Utility

Under the strict principle of utilitarianism, ICU resources would be distributed to individuals in such a way as to maximize the net well-being of all ICU patients. Towards this goal, we can reduce the use of minimally effective tests or treatments, and choose interventions known to be beneficial on the basis of rigorous research. We can also seek the tests and treatments that achieve the diagnostic or therapeutic goal for the least cost. However, utility-based decisions may help or hinder cost control since many very effective interventions are also very expensive (eg treating patients with acute myocardial infarction with tissue plasminogen activator over streptokinase when both are available, when the former is more effective yet more costly).

The principle of utility can conflict with autonomy, in that some patients may prefer less effective treatments. In practice, net population health (ie utility) may be compromised slightly by preventing undue suffering of a few seriously ill individuals. This principle has been described as distributive justice [6], and has been adapted by ethicists to debate health rationing dilemmas [7].

Equity

The third principle of equity relates to the concept of fairness. The basic idea is that burdens (eg morbidity, mortality, costs of healthcare) and benefits (eg health, wellbeing, a chance to recover) are distributed fairly across individuals and groups. As we do not all need an equal level of intensive care (eg we do not all need maximum advanced life support now, nor do we all want it if we were to become seriously ill), equity is often defined as 'treating equals equally, and unequals unequally with respect to their relevant inequality'. In the case of life support, for instance, morally relevant dimensions of inequality might be considered need or ability to benefit, while irrelevant dimensions might be considered gender or sexual orientation. Fair rationing, then, would operate cognizant of the former criteria and blind to the latter.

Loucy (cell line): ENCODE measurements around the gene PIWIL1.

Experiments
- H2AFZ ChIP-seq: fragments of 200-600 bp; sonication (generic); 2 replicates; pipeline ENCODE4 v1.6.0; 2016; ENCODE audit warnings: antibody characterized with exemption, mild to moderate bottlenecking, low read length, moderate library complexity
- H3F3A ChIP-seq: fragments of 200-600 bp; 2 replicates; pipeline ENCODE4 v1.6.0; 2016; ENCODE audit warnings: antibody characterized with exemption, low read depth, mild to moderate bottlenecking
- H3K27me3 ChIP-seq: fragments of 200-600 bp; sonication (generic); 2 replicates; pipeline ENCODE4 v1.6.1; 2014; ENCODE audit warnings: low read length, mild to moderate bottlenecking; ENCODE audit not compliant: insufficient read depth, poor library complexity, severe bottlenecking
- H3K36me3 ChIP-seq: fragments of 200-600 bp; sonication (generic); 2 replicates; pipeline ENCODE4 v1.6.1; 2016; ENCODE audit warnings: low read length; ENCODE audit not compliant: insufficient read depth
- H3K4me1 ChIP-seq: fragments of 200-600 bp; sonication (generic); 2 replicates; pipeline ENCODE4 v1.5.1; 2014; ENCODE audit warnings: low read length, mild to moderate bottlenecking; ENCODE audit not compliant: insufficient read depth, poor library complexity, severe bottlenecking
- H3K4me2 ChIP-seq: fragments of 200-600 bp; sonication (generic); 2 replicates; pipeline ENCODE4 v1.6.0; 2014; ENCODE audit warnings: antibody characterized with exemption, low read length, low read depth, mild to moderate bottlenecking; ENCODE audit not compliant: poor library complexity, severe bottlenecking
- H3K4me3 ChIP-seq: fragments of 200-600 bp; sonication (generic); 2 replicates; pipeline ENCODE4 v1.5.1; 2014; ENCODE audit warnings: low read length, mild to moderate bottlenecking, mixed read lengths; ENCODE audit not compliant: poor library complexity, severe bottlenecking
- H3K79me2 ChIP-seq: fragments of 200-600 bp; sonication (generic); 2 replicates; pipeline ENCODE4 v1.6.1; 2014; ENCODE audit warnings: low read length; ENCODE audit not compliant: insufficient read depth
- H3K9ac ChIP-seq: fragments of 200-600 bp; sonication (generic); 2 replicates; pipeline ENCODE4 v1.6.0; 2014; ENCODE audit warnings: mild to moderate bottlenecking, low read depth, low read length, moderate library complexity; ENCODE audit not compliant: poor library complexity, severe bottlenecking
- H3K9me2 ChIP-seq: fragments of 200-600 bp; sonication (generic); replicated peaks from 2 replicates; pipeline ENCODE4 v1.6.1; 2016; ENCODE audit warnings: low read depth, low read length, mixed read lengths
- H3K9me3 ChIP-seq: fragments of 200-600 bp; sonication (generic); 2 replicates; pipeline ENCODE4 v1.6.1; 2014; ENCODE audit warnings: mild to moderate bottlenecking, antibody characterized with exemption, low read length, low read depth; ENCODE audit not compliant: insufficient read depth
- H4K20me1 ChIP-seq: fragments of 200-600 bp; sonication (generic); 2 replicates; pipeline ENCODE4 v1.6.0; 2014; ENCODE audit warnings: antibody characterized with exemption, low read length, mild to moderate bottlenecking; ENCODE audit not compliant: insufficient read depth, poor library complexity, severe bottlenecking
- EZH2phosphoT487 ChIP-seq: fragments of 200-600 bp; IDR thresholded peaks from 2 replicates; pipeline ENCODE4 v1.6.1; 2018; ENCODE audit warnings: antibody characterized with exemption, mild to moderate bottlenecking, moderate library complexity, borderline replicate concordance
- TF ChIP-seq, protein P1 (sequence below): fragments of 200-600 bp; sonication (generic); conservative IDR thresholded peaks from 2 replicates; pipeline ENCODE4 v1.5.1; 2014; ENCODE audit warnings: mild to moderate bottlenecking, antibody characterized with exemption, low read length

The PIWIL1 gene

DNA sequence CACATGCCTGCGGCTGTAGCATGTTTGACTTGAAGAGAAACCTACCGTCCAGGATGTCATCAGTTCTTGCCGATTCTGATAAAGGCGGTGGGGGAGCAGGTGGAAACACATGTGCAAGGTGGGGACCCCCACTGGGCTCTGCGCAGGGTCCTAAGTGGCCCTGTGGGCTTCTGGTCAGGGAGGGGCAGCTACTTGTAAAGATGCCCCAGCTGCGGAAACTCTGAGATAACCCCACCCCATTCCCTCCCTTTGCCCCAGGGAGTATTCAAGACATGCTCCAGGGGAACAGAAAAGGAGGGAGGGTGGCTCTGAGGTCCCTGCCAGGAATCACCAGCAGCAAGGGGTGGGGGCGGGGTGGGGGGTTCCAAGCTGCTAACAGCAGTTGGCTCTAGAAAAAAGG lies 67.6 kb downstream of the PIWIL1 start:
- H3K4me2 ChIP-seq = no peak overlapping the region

Although most communities prohibit discriminatory treatment, evidence of differential healthcare on the basis of age and ethnicity is growing. Different communities also focus on different dimensions of discrimination. In the USA, for example, ability to pay is routinely used as a criterion for access to hospital care. In Canada, this criterion is considered unacceptable. Past or future societal contributions are other morally controversial criteria for rationing ICU services equitably. A 1989 publication on utilization strategies for ICUs declared that rationing as it was then practised was biased and inequitable [8], citing physician self-reports of different care based on patients' contributions to society [9,10]. In a comparison of expenditures on patients who die in neonatal and adult ICUs, care of the non-surviving elderly required a far greater proportion of resources than care of the non-surviving newborns [11]. These investigators suggested that it may be more justifiable to ration intensive care for the very old than the very young.